Sophisticated Mac OS X backdoor uncovered

Researchers say the malware is able to steal data including audio, video and keystrokes.
Written by Charlie Osborne, Contributing Writer

Security researchers have discovered a sophisticated strain of malware which has shifted across platforms in order to target Mac OS X users.

This week, Kaspersky Lab security experts revealed the existence of Backdoor.OSX.Mokes, an OS X-based variation of the Mokes malware family which was discovered back in January.

According to the team, the malicious code is now able to operate on all major operating systems including Windows, Linux and Mac.

Stefan Ortloff, a researcher with Kaspersky Lab's Global Research and Analysis Team, says the sample which was investigated by the team came unpacked, but he suspects that versions in the wild are packed, just like other OS variants of the malware.

The new strain of malware is written in C++ using the cross-platform application framework Qt, and is linked to OpenSSL.

When executed for the first time, the malicious code copies itself to a variety of system library locations, hiding away in folders belonging to apps and services including Skype, Google, Firefox and the App Store. Mokes then tampers with the PC to achieve persistence and connects to the C&C server using HTTP on TCP port 80.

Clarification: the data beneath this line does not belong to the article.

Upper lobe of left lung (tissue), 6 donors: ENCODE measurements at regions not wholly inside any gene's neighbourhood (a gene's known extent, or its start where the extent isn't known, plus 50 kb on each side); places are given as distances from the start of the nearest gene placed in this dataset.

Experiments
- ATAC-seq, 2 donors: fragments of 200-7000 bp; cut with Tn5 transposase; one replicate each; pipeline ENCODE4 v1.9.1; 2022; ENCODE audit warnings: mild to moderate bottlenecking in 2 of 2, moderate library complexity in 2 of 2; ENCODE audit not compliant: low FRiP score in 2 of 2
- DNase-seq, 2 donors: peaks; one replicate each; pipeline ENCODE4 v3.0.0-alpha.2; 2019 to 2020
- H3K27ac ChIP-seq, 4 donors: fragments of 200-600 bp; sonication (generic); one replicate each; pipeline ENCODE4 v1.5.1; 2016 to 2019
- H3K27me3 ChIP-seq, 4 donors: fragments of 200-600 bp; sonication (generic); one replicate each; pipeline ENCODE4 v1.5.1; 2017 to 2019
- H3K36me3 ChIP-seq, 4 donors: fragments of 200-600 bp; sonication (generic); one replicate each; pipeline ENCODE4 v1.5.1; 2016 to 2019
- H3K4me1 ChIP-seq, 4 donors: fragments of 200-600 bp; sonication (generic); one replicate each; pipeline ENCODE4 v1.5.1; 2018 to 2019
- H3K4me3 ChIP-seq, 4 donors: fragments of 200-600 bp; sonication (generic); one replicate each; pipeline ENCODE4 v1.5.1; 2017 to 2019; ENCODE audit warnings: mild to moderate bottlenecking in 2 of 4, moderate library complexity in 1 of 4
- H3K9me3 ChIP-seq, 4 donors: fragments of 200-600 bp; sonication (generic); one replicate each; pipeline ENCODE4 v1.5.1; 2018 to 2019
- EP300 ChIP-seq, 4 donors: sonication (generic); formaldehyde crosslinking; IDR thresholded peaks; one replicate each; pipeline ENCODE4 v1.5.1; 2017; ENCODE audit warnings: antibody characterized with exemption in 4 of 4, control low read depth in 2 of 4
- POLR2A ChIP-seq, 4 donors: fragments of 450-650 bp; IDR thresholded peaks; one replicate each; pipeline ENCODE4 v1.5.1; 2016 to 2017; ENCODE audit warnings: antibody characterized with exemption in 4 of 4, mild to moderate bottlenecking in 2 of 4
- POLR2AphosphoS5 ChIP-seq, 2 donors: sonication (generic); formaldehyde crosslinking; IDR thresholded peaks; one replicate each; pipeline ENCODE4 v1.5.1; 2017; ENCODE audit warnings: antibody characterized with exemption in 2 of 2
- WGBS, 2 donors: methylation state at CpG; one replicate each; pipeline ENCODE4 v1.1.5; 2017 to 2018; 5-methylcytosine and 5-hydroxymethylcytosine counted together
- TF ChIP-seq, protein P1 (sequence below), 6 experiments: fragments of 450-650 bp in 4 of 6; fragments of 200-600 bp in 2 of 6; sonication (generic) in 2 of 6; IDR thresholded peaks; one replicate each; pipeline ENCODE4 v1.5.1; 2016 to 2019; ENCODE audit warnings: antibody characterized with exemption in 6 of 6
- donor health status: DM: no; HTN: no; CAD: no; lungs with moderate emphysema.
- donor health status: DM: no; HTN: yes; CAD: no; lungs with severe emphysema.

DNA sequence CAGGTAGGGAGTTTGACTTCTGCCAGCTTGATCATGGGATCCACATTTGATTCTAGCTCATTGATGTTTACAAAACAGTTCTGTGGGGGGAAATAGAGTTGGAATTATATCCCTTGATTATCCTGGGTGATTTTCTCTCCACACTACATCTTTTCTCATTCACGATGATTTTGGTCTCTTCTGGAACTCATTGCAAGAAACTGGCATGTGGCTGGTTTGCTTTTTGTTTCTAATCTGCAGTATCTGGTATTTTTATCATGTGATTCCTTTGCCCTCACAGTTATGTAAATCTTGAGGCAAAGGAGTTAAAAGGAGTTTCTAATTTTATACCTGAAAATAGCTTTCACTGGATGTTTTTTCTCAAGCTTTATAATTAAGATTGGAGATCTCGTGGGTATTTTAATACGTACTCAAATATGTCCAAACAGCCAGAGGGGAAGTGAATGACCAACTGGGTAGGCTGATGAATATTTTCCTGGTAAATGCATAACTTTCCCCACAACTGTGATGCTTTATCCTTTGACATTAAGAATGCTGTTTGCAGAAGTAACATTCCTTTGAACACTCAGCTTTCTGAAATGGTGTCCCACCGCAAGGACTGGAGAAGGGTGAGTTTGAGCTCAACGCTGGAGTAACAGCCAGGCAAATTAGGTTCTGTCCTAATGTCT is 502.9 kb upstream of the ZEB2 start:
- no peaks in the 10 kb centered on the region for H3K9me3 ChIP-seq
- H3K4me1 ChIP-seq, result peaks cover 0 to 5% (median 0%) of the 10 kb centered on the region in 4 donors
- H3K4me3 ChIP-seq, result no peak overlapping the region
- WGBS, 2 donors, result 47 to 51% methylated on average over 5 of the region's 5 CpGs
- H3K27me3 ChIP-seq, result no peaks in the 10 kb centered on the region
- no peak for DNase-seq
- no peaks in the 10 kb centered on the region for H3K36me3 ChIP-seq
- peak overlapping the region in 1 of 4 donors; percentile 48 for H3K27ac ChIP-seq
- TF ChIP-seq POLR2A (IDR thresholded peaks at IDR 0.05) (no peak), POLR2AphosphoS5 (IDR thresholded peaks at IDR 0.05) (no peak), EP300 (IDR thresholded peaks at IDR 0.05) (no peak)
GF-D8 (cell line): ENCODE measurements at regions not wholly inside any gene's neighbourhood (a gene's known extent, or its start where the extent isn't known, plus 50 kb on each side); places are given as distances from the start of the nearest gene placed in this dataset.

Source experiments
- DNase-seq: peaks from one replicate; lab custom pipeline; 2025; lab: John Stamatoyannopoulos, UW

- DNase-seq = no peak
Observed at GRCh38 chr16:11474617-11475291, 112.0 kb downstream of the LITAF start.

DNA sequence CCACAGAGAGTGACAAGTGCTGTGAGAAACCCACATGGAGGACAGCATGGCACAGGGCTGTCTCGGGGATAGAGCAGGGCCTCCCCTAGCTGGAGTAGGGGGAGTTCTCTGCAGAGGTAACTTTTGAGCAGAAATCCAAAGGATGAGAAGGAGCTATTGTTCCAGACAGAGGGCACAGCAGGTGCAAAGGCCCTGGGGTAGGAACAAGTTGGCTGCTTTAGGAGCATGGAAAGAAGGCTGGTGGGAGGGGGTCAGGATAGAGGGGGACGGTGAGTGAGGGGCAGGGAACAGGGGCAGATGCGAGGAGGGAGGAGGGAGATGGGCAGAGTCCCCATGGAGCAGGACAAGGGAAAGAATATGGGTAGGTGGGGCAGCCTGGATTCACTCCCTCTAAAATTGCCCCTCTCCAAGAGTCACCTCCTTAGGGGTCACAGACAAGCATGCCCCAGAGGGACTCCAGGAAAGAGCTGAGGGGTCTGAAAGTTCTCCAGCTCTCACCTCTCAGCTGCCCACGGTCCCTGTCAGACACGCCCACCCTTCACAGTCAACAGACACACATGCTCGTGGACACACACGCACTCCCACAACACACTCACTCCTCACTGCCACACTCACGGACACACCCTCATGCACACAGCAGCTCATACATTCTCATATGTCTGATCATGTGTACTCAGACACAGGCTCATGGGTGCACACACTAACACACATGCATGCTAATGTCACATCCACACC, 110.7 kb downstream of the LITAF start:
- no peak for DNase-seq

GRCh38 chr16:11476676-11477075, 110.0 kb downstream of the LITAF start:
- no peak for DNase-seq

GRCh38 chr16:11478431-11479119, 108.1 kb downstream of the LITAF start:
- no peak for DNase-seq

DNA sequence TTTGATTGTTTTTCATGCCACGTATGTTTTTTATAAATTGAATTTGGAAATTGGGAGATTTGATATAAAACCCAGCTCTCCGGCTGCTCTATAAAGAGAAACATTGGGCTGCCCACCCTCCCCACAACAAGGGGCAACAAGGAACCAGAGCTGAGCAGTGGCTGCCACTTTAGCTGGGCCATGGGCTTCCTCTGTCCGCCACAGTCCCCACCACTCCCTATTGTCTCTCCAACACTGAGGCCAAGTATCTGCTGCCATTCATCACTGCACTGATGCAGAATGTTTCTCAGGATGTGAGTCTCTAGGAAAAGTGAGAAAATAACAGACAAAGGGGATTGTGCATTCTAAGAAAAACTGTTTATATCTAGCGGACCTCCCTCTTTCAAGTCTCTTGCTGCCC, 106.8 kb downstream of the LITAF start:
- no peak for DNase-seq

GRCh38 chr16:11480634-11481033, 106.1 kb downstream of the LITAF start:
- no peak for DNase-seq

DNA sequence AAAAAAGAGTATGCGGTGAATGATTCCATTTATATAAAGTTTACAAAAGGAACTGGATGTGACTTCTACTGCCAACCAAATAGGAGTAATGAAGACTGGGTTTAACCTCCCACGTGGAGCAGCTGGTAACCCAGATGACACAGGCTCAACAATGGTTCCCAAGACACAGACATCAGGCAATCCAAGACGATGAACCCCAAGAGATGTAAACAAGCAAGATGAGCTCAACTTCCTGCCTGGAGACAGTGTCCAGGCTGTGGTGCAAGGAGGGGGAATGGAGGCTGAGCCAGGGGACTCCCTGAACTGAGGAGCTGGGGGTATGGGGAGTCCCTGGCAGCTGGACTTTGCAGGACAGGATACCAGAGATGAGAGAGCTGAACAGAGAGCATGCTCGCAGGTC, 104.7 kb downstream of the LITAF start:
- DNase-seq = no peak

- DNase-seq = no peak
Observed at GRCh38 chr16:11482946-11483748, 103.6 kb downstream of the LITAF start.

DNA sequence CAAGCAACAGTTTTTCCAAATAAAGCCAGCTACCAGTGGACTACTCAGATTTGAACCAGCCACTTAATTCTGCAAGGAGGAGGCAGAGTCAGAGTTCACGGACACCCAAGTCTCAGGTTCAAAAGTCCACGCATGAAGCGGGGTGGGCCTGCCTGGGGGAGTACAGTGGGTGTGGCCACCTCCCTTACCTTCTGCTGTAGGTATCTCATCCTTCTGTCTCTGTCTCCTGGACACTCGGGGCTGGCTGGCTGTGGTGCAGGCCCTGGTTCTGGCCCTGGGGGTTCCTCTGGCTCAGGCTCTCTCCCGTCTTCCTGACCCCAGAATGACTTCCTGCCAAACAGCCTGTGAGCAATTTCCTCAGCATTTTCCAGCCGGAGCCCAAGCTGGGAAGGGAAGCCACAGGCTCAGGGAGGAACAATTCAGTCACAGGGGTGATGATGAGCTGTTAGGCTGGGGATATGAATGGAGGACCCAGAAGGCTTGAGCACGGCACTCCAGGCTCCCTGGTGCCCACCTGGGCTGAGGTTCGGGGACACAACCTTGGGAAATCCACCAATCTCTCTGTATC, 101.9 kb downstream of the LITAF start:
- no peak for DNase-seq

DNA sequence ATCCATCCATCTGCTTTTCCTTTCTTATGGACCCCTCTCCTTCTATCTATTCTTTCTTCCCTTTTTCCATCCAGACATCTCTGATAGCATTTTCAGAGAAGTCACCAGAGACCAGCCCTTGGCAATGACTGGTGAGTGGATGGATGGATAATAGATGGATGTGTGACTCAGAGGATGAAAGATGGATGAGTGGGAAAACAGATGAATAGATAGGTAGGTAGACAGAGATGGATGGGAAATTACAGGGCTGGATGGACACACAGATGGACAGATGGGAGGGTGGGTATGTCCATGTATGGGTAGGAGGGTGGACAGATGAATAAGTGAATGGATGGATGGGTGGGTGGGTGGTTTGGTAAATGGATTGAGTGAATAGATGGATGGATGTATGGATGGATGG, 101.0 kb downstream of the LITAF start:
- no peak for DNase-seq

In a blog post, Kaspersky said the backdoor malware is able to steal a wide variety of information from a target computer. The malicious code not only captures screen activity every 30 seconds but is able to detect and monitor removable storage in addition to recording video and audio, ransack Office documents -- those that are .xls, .xlsx, .doc and .docx file types -- and record keystrokes.

The malware is also able to execute arbitrary code on the Mac machine, which gives Mokes powerful capabilities to tamper with a compromised machine.

The operator working through the C&C server is also able to define their own filters on how the malware should spy upon its victim and execute additional commands if they wish.

In addition, Mokes uses tough AES-256-CBC encryption to communicate with the malware's command and control (C&C) server and hide its activities.

It is not yet known how widespread infections are or how much of a risk Mokes is to Mac users.

Mac OS X-based backdoors are not unheard of but are far less common than Microsoft Windows variants. In July, researchers from Malwarebytes exposed Backdoor.MAC.Eleanor, a new breed of malicious code crafted for Apple's operating system. The malware, discovered within free Mac apps, is able to install backdoors, spy on victims and give attackers remote access to compromised machines.

ZDNet has reached out to Apple and will update if we hear back.

Cybersecurity reads which belong on every bookshelf

Editorial standards